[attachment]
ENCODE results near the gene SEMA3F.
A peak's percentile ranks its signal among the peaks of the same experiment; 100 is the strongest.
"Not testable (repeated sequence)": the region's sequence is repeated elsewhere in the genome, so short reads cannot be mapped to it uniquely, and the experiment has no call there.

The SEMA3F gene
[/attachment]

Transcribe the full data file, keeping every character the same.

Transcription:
ENCODE results near the gene SEMA3F.
A peak's percentile ranks its signal among the peaks of the same experiment; 100 is the strongest.
"Not testable (repeated sequence)": the region's sequence is repeated elsewhere in the genome, so short reads cannot be mapped to it uniquely, and the experiment has no call there.

The SEMA3F gene